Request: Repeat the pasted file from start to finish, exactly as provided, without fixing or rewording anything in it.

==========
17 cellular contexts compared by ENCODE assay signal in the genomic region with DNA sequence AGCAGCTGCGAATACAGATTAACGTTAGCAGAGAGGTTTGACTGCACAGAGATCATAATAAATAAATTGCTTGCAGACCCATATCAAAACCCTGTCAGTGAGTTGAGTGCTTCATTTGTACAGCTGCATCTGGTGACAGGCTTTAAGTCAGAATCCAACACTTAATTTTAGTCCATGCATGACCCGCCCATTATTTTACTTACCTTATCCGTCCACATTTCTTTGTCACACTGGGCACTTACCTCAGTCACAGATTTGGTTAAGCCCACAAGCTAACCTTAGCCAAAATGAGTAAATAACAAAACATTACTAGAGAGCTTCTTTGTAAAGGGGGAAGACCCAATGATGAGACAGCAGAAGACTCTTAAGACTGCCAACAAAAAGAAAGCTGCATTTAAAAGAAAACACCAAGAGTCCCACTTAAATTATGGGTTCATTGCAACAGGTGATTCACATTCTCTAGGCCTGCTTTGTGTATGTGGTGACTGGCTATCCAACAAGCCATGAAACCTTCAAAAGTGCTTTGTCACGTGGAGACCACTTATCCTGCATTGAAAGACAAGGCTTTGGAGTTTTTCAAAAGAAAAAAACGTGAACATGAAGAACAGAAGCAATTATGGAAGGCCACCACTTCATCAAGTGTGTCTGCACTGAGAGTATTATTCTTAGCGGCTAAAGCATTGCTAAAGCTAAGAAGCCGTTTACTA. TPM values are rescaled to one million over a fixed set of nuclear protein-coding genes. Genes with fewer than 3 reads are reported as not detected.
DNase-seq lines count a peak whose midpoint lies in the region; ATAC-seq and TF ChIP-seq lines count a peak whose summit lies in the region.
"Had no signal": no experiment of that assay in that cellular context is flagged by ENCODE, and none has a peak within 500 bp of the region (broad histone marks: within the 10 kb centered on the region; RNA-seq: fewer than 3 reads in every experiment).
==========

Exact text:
17 cellular contexts compared by ENCODE assay signal in the genomic region with DNA sequence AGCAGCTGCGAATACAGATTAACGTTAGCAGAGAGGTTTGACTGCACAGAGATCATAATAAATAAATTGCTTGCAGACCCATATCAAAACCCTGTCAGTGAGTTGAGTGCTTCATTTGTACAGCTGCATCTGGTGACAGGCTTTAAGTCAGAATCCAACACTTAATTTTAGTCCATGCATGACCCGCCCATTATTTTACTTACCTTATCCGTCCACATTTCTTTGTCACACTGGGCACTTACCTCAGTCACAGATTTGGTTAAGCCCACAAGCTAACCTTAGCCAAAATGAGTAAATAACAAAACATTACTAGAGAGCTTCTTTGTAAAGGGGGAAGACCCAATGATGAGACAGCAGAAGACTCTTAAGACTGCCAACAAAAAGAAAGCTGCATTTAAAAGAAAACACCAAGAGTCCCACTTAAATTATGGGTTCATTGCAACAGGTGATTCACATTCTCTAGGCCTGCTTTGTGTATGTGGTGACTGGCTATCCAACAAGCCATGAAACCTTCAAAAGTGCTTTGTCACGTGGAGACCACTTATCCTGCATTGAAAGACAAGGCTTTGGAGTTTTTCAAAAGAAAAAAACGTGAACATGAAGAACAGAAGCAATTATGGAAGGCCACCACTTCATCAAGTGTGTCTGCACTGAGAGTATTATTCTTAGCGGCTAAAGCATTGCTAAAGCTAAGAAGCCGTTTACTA. TPM values are rescaled to one million over a fixed set of nuclear protein-coding genes. Genes with fewer than 3 reads are reported as not detected.
DNase-seq lines count a peak whose midpoint lies in the region; ATAC-seq and TF ChIP-seq lines count a peak whose summit lies in the region.
"Had no signal": no experiment of that assay in that cellular context is flagged by ENCODE, and none has a peak within 500 bp of the region (broad histone marks: within the 10 kb centered on the region; RNA-seq: fewer than 3 reads in every experiment).